At the Movies with Alan Gekko: The Fighter “2010”

MPAA Rating: R/ Genre: Sports Drama/ Stars: Mark Wahlberg, Christian Bale, Amy Adams, Melissa Leo, Jack McGee, Frank Renzulli, Mickey O’Keefe, Jenna Lamia, Bianca Hunter, Erica McDermott, Sugar Ray Leonard, Kate O’Brien/ Runtime: 116 minutes

Wow. I honestly think it is safe to say that The Fighter is the best movie to come out of the sport known as boxing since both the Rocky series, the 5th one not included, and the Creed spin-off series. However there is a core difference between the two. That would be the fact that don’t get me wrong the original Rocky is a truly amazing movie and one constructed around the ideals of perseverance, and going the distance, but at its heart is still a wee bit of a fantasy due to, despite being built on such realistic concepts is one that also possesses a vibe that something about this film is still almost too good to be true. On the other hand, The Fighter chooses to utilize a far different method to its distinct movie madness. By that I mean this is a film that acts almost like the opposite of Rocky not from a structure point of view, but in regards to the distinct path the movie goes down for its main character to find both redemption of a personal nature, but also the success in the ring that they crave. That and if we are being honest The Fighter is a significantly grittier and realistic film and its characters are flawed yet relatable as we watch them struggle not only in the ring, but also with drugs, personal issues, and familial drama. Indeed if they have anything in their corner 24/7 it isn’t Burgess Meredith, but rather faith that one day things will get better for them. Indeed, unlike Rocky, The Fighter shows us that life isn’t always perfect, and that dreams aren’t always obtainable through simply hard work; rather you also need to have the power of both the spirit and heart in order to make it. Oh and the whole bit about getting a once-in-a-lifetime opportunity? Well as this movie shows us those are long odds that usually work out only in the land of movie magic because true triumph will always demand trust and integrity to say nothing of an individual willing to learn from their mistakes, to forgive others, and to believe in themselves. Yes that might just like it came out of a fairy tale also due to the fact that even a person’s intentions are only as decent as human nature may permit them to be, but this film is still a darn great film because both the people at the heart of it are realistic and because of how it shows no matter how things may play out life won’t always play fair with you.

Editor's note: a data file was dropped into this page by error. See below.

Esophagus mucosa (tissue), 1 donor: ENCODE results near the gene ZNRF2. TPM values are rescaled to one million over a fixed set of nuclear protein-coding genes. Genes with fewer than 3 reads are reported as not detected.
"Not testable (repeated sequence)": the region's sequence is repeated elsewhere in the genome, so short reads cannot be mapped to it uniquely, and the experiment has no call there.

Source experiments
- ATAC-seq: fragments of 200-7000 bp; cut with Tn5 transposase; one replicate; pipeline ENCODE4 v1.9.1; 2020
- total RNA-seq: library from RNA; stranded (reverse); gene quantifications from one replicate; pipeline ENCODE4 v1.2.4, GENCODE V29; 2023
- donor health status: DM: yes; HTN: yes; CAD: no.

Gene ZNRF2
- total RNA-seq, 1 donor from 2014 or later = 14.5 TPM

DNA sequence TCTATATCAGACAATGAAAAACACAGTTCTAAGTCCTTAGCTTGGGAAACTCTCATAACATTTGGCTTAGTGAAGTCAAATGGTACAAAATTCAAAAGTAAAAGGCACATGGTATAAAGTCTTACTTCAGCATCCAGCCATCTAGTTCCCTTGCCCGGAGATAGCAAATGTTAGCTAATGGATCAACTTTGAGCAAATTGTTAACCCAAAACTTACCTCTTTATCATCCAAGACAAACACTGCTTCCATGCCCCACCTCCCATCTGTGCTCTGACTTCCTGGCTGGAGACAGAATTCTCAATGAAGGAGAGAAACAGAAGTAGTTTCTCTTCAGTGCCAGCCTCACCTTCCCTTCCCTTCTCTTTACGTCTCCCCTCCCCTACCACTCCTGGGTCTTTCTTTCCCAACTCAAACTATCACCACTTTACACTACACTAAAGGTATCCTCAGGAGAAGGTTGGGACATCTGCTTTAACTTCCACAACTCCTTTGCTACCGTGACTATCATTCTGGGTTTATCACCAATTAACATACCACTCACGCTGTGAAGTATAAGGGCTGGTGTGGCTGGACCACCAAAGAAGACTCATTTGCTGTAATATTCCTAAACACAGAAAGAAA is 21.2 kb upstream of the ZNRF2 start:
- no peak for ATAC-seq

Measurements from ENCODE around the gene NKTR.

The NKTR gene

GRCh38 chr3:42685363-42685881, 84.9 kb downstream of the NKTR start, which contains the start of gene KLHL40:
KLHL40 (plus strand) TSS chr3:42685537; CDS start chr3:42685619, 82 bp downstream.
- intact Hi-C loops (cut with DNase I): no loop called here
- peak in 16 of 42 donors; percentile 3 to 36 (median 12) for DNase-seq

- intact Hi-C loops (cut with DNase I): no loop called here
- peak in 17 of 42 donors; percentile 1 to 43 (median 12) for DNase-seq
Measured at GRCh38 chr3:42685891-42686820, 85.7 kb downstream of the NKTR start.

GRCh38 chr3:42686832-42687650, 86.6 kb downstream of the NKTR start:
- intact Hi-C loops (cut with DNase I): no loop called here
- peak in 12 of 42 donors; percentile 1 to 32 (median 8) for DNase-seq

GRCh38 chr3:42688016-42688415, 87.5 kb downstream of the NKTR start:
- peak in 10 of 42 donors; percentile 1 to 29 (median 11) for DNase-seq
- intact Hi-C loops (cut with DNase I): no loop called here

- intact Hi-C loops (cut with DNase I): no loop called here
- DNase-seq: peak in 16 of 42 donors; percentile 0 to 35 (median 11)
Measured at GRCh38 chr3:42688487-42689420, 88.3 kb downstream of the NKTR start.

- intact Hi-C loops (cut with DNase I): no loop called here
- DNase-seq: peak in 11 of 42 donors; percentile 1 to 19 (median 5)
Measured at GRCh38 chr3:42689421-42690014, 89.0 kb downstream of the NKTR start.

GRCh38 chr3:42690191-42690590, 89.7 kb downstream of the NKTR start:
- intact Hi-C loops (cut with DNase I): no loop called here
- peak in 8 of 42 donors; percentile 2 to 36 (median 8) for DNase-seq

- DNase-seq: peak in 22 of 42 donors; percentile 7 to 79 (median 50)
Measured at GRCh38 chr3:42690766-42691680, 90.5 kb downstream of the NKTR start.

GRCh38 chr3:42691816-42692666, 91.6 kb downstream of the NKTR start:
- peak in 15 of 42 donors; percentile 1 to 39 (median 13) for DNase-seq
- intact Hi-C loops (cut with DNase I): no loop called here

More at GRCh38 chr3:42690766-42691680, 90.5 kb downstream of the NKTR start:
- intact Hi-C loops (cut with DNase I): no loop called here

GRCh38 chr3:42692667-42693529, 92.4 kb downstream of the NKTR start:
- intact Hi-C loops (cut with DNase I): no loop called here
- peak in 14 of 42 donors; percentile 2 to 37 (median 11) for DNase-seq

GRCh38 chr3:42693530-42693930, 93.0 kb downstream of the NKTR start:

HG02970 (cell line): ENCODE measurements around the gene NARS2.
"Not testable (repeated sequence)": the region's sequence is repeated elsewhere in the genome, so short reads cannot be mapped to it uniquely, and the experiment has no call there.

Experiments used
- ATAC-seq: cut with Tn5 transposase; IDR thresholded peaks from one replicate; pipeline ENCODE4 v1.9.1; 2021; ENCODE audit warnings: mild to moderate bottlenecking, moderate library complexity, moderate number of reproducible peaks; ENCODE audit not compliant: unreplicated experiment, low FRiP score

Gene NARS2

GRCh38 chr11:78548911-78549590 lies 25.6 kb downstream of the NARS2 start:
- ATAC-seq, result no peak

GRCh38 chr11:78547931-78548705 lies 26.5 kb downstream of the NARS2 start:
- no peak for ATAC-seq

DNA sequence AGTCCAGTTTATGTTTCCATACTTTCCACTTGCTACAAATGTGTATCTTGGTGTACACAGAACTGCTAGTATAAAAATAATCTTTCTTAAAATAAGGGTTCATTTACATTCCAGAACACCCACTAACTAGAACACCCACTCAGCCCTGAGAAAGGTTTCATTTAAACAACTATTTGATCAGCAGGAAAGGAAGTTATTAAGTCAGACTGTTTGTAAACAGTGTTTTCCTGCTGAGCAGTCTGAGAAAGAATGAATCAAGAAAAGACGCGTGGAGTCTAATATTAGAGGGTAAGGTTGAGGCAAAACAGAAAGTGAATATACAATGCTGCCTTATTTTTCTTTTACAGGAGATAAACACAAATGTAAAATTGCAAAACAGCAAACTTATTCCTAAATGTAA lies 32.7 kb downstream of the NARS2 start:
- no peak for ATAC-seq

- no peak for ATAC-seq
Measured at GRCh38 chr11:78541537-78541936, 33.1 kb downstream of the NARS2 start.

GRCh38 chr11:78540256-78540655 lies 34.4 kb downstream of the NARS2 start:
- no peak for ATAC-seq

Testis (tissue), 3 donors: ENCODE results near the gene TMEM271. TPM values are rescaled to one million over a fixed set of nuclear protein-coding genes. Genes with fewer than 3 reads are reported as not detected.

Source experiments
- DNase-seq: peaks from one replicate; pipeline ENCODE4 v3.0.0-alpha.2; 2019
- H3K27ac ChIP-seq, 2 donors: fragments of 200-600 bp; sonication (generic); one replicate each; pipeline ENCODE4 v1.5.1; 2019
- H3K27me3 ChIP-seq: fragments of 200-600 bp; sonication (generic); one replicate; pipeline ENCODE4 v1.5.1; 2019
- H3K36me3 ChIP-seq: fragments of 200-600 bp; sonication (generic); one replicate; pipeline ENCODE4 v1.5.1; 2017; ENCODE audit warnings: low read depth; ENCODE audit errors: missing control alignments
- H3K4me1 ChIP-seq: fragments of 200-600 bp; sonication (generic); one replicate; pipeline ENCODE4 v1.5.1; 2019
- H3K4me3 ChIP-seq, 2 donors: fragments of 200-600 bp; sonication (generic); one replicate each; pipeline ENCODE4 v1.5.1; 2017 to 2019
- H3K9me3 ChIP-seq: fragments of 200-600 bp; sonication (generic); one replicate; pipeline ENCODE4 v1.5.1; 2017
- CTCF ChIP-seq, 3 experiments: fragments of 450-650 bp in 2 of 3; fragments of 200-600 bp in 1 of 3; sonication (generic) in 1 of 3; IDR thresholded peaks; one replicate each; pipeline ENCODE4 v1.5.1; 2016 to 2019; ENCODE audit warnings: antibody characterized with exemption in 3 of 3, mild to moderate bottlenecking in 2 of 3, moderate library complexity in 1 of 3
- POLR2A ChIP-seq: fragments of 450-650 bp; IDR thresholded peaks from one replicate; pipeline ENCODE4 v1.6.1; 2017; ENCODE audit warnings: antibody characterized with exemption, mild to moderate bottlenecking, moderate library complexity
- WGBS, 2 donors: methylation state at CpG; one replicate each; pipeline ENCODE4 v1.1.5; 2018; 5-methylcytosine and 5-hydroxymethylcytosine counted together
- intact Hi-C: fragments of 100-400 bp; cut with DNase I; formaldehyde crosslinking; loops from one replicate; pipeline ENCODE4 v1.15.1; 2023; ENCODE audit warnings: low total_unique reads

The plot is as follows: The Fighter opens as we see that a film crew from HBO Sports is in the process of making a documentary on the life of a former boxer by the name of Dicky Eklund. A man who, ever since going toe to toe with none other than Sugar Ray Leonard, has seemingly faded into irrelevance, denial, and drug usage and not entirely in that order. Be that as it may be Dicky still feels he is due for a comeback and really believes that this camera crew is there to observe him as he tries to make such an attempt possible. The guy at the heart of our story though we quickly learn isn’t Dicky, but rather his half-brother Micky who, despite some talent and heart, is seen by the majority of the fighting community as no more than a “stepping stone” for better boxers to utilize in order to rise up and earn another win on their belt. Yet whilst Micky feels that the opponent he has up next is one that he has the potential to actually do well against, he finds himself thrown for a serious loop when the card is changed at the last second and he is pushed to going up against a heavier fighter that he has no chance in heck against, but still fights simply to earn the money that his brother/trainer and mom/manager wanted to get out of it. Yet it isn’t wrong to say that, in the fight’s aftermath, Micky is a wreck and really doesn’t want to be seen in their community much to the frustration of a new woman in his life by the name of Charlene Fleming. Things soon go from bad to worse when serious mismanagement on the part of his mom to say nothing of Dicky’s issues with drugs result in Micky’s career being on the line, and Charlene’s quite vocal opinion for Micky to move on from Mom and Dicky and accept an offer to go train and live in Vegas full-time puts a crimp in his relationship with his family. Thus can our hard-swinging hero balance out this onslaught of personal dilemmas and become the man and fighter he knows he can be or will those most important to him inadvertently tear him away from who he is truly meant to be?